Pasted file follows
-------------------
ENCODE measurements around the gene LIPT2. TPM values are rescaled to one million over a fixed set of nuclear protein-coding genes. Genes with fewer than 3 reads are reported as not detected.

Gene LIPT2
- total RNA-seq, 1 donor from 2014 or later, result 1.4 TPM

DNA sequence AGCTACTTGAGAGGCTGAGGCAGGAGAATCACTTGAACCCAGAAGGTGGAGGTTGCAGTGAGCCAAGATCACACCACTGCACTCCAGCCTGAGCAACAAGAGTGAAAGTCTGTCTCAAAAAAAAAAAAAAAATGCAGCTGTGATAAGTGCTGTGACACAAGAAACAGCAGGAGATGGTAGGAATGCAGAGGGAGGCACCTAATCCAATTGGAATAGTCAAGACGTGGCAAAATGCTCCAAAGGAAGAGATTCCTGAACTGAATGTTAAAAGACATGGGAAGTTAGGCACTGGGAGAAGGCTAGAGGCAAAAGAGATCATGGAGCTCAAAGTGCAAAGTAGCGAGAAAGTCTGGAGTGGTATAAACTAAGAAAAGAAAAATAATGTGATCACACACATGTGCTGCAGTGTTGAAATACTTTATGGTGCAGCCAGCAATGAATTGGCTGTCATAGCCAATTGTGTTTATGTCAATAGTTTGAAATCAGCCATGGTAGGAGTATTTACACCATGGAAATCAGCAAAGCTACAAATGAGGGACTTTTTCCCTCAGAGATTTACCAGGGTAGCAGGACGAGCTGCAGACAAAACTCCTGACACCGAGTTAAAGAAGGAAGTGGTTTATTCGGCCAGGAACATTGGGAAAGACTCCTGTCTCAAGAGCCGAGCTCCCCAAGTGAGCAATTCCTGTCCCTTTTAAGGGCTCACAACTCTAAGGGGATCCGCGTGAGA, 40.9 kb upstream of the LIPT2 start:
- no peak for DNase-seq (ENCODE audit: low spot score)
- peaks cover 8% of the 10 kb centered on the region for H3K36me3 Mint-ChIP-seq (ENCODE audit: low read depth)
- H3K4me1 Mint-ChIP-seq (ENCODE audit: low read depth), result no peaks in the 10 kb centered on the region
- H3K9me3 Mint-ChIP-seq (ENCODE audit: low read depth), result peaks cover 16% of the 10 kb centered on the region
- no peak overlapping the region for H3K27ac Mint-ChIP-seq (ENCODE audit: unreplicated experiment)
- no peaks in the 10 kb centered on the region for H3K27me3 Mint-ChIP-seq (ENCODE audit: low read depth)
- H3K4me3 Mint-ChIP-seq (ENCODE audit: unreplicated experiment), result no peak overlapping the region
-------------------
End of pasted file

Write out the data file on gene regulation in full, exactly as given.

ENCODE measurements around the gene LIPT2. TPM values are rescaled to one million over a fixed set of nuclear protein-coding genes. Genes with fewer than 3 reads are reported as not detected.

Gene LIPT2
- total RNA-seq, 1 donor from 2014 or later, result 1.4 TPM

DNA sequence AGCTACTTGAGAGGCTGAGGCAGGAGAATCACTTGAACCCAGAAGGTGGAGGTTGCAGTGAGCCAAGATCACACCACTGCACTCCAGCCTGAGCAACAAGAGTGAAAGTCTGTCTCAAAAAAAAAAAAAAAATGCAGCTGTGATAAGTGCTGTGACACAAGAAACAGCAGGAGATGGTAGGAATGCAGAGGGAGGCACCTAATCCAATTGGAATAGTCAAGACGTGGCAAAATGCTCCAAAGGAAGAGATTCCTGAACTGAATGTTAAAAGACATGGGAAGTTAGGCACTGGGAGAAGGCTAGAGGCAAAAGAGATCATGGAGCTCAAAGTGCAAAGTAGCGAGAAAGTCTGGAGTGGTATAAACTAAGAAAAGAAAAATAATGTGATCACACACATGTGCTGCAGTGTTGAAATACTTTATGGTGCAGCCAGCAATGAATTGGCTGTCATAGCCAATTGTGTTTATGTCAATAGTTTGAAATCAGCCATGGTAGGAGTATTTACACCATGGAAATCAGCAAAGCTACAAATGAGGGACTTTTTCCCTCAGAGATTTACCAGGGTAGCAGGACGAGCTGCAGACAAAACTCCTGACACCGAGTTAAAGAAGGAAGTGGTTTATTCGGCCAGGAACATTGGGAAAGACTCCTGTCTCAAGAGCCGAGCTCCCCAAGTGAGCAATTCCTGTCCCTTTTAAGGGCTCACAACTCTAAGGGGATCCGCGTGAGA, 40.9 kb upstream of the LIPT2 start:
- no peak for DNase-seq (ENCODE audit: low spot score)
- peaks cover 8% of the 10 kb centered on the region for H3K36me3 Mint-ChIP-seq (ENCODE audit: low read depth)
- H3K4me1 Mint-ChIP-seq (ENCODE audit: low read depth), result no peaks in the 10 kb centered on the region
- H3K9me3 Mint-ChIP-seq (ENCODE audit: low read depth), result peaks cover 16% of the 10 kb centered on the region
- no peak overlapping the region for H3K27ac Mint-ChIP-seq (ENCODE audit: unreplicated experiment)
- no peaks in the 10 kb centered on the region for H3K27me3 Mint-ChIP-seq (ENCODE audit: low read depth)
- H3K4me3 Mint-ChIP-seq (ENCODE audit: unreplicated experiment), result no peak overlapping the region